In Australia, discussions about joint physical custody and shared parental responsibility have been at the forefront of proposed family law changes for the past two decades. Following the enactment of revised family law legislation in 1995, modeled largely on the U.K. Children Act 1989, it has been recognized that cosmetic changes, such as “residence” and “parental responsibility” taking the place of “custody, ” and “contact” replacing “access,” are insufficient. In sum, the 1995 act did not meet its objective of decreasing litigation and conflict in family matters.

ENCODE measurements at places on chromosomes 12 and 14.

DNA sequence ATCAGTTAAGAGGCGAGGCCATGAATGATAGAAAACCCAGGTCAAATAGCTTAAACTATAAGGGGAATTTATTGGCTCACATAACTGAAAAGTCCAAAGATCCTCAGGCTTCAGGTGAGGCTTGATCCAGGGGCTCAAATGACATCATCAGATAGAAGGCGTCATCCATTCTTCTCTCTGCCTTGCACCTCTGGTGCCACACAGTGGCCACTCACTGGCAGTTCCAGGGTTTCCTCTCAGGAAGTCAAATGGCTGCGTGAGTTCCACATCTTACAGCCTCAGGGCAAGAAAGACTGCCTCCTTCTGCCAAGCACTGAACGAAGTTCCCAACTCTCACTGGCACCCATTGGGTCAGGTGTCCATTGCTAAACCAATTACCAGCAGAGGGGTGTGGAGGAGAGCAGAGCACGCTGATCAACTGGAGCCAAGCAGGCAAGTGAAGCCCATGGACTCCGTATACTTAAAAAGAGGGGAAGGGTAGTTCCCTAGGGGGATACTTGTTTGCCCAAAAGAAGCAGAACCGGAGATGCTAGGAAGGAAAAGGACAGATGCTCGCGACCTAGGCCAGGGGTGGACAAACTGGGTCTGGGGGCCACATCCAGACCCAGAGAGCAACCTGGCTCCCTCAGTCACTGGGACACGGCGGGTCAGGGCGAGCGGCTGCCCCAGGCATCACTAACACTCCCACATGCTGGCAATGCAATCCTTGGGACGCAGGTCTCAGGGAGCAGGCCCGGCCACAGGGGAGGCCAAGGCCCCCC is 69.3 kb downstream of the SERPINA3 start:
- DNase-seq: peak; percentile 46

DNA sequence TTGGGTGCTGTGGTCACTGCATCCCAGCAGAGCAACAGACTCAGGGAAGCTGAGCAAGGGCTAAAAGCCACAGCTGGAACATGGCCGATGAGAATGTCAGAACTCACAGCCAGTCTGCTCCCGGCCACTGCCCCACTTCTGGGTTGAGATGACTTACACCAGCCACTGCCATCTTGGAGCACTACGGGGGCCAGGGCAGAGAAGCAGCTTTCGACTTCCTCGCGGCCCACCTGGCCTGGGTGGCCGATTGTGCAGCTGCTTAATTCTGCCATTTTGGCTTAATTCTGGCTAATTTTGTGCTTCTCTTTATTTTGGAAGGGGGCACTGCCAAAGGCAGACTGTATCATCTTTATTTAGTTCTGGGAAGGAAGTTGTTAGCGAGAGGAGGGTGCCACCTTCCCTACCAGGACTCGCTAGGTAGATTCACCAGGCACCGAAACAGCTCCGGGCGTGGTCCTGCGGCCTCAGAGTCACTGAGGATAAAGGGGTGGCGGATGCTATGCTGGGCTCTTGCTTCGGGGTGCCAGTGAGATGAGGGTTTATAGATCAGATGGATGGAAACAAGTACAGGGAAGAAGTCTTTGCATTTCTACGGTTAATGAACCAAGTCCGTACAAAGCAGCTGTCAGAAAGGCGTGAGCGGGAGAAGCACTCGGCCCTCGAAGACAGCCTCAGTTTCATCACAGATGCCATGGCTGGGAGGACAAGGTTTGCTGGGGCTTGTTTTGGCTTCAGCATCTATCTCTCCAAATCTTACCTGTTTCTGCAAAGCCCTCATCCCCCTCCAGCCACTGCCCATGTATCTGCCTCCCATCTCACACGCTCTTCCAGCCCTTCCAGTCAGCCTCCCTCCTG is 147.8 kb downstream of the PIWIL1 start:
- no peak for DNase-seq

The Family Law Amendment (Shared Parental Responsibility) Bill 2005 was enacted in March, 2006. The law provides a presumption of equal shared parental responsibility for parents, and requires courts to consider equal time in the first instance in parenting disputes after separation and divorce and, if that is not feasible, then “substantial and significant parenting time with both parents” (considerations in this regard include geographical proximity of the parents, parenting capacity for equal time, parental communication capacity, and impact in the child). “Substantial and significant” time means periods not only at weekends and school holidays but also during the school week, giving the parent an opportunity to be involved in the child’s daily routine and occasions and events that are of particular significance to the child or the parent.